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Object literal: setter

A setter binds an object property to a function to be called when there is an attempt to set that property.

An object literal can also contain setters

defining: a setter

by prefixing the property with set (and make it a function)
let theX = null; const obj = { x(newX) { theX = newX; } }; obj.x = 'the new X'; assert.equal(theX, 'the new X');
must have exactly one parameter
let setterCalledWith = void 0; const obj = { x() { // <<<<=== it's not a setter yet! if (arguments.length === 1) { setterCalledWith = arguments[0]; } } }; assert.equal(obj.x = 'new value', setterCalledWith);
can be a computed property (an expression enclosed in [])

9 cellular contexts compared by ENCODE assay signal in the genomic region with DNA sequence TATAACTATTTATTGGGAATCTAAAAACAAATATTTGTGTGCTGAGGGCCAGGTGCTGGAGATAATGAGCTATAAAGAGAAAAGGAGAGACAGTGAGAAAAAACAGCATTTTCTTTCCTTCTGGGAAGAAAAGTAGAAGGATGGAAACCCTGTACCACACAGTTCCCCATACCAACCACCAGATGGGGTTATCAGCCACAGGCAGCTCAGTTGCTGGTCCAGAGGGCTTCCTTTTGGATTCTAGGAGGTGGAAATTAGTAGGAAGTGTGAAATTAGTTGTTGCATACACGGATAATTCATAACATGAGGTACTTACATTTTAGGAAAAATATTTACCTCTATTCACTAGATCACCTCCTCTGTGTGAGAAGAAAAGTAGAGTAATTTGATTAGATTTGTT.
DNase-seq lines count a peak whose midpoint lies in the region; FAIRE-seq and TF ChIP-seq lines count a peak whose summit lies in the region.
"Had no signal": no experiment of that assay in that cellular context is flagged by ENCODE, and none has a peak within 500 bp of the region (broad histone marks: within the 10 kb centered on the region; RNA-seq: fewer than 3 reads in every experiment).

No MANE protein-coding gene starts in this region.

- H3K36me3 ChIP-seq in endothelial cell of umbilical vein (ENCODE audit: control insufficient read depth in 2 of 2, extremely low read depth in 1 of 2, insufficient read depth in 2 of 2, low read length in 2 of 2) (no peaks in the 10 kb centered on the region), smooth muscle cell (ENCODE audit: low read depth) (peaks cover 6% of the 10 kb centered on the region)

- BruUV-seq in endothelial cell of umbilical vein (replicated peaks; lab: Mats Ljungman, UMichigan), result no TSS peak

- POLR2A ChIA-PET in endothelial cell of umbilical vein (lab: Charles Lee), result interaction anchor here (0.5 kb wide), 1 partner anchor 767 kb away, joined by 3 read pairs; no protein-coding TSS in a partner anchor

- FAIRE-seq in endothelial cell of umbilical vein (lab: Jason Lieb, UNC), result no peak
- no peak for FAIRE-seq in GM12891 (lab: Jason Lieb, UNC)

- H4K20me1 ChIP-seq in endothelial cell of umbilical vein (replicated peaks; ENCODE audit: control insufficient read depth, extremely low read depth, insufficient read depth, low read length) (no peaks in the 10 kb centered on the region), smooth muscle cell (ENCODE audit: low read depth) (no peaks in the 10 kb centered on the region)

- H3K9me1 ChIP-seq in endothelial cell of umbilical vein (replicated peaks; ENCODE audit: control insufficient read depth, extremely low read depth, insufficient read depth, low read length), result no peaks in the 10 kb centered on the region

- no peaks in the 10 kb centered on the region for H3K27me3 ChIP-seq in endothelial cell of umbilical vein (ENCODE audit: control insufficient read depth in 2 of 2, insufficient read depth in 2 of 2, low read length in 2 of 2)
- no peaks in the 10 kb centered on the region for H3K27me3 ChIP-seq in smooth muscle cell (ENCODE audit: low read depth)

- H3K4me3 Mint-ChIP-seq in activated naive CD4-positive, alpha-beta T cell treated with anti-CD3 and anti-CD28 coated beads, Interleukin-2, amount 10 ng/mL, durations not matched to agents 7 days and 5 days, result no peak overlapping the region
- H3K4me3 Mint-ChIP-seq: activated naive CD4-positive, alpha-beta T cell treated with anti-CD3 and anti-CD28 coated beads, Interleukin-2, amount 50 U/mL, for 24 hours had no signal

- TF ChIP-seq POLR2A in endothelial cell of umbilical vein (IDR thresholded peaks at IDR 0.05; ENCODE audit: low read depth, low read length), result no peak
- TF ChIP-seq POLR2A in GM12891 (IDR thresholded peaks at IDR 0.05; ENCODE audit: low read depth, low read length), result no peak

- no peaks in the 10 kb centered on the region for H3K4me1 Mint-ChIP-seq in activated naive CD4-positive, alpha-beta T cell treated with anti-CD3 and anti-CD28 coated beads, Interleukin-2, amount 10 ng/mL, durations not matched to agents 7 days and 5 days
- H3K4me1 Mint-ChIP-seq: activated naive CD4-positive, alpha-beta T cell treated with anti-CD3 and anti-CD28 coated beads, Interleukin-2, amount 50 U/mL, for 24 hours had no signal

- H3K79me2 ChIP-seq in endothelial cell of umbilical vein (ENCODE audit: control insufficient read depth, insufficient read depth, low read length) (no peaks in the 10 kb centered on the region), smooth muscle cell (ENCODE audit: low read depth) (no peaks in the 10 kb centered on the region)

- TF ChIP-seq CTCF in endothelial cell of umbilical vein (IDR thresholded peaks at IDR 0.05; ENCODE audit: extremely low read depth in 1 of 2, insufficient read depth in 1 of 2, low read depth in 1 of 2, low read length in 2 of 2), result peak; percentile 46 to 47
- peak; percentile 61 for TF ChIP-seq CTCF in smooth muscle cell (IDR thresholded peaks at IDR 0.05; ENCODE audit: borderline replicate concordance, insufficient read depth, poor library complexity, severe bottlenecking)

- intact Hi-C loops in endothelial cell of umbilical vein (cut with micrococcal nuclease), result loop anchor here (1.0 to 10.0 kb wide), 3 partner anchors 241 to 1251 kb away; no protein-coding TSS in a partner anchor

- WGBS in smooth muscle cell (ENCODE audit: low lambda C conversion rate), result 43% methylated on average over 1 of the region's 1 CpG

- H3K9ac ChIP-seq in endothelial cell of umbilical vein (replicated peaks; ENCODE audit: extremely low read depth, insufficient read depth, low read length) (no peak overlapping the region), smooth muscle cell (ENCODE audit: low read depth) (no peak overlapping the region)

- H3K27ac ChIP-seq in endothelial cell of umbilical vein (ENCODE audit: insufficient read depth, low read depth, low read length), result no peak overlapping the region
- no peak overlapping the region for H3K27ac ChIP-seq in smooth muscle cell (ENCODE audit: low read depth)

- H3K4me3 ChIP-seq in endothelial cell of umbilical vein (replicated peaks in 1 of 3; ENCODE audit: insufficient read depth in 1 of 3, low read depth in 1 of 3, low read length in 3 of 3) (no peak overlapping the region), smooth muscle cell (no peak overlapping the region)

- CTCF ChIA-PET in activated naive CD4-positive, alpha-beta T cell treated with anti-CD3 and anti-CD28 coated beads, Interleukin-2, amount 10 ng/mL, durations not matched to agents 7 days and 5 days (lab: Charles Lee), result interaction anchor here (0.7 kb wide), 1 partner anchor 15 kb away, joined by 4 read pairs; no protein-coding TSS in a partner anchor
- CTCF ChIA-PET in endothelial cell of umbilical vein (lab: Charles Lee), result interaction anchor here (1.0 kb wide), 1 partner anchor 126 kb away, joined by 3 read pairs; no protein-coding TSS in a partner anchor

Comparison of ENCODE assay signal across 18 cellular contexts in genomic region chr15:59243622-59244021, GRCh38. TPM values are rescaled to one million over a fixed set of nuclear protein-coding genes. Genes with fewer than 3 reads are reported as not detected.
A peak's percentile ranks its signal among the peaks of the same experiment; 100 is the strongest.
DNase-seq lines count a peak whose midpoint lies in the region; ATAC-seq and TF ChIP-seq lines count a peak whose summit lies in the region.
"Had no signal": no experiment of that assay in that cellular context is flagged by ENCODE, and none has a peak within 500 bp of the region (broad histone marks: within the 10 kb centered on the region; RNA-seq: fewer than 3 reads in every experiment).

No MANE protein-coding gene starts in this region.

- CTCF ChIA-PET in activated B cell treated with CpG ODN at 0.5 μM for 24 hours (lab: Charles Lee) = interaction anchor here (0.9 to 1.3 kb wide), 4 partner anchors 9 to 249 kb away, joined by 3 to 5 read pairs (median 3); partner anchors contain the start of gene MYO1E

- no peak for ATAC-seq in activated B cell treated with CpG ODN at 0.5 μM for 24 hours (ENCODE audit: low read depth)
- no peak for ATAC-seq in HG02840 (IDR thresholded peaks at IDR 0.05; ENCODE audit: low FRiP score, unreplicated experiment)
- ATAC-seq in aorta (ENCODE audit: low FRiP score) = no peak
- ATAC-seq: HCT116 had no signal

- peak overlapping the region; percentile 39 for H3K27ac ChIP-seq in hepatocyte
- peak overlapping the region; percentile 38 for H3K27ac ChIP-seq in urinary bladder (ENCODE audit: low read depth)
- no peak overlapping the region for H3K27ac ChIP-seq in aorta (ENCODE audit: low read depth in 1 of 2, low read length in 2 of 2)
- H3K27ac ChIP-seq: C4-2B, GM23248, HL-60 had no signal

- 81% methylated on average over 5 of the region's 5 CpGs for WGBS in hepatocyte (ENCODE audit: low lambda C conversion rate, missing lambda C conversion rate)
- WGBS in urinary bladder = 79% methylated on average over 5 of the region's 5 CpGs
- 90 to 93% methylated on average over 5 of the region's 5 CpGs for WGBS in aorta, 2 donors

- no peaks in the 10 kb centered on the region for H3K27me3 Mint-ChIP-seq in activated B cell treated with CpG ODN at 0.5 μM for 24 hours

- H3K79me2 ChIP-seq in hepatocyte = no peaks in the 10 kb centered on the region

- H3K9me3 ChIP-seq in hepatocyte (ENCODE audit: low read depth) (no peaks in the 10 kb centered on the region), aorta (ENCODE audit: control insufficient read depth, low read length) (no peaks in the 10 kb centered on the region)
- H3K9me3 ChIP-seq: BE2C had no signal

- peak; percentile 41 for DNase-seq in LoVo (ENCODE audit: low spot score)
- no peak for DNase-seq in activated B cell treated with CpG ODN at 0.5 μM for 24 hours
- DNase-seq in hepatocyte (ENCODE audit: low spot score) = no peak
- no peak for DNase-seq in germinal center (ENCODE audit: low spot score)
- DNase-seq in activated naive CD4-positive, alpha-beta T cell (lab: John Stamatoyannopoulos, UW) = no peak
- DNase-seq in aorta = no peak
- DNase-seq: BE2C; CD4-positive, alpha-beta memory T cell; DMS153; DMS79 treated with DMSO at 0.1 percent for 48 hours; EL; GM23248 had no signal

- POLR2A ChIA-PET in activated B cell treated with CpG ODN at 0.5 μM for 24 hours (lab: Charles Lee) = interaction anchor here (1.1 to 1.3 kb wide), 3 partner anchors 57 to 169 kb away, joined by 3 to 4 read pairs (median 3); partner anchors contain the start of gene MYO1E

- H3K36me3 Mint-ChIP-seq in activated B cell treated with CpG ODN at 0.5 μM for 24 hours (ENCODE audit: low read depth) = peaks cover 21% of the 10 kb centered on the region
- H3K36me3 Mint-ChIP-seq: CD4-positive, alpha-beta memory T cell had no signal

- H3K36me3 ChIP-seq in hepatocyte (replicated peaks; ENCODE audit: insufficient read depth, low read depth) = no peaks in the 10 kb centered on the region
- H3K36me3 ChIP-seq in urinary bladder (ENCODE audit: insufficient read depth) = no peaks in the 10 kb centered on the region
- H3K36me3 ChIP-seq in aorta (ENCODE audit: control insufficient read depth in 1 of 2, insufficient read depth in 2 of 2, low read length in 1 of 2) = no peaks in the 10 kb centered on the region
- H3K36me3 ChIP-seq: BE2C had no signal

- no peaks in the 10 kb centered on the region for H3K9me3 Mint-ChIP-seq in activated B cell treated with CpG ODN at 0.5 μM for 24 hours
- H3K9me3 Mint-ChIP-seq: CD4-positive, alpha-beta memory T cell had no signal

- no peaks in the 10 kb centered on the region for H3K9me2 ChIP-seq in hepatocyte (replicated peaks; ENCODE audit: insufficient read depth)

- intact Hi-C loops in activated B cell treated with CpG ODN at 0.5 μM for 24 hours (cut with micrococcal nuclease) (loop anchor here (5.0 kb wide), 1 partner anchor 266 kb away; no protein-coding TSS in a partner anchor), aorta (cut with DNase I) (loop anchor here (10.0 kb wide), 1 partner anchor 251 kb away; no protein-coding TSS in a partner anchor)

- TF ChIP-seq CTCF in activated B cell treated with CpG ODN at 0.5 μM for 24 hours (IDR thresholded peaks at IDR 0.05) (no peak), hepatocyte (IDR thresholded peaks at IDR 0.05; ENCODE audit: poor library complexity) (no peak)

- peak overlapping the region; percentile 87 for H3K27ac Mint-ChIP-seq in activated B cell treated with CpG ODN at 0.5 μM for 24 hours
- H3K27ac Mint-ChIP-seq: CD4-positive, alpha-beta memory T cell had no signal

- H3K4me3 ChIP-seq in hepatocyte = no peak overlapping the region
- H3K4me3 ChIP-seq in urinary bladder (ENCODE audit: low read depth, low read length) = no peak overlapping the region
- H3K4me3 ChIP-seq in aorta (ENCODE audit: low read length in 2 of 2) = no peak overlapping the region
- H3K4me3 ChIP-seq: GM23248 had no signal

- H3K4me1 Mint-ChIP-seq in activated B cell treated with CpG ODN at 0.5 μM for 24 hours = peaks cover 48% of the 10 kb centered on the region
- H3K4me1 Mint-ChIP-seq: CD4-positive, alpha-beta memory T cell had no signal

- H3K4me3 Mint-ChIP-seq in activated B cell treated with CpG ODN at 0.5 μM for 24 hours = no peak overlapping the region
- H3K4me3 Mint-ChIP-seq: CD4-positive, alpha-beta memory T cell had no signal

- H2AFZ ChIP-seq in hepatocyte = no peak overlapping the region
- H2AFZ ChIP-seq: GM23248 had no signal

const publicPropertyName = 'x'; const privatePropertyName = '_' + publicPropertyName; const obj = { [privatePropertyName]: null, // write the complete setter to make the assert below pass :) }; obj.x = 'axe'; assert.equal(obj._x, 'axe');

working with/on the setter

you can use delete to remove the property (including it`s setter)
let setterCalled = false; const obj = { set x(param) { setterCalled = true; } }; // delete the property x here, to make the test pass obj.x = true; assert.equal(setterCalled, false);


Description of all the details of a setter.
"An accessor property associates a key value with one or two accessor functions ..."
The syntax definition of how to write an (accessor) method.
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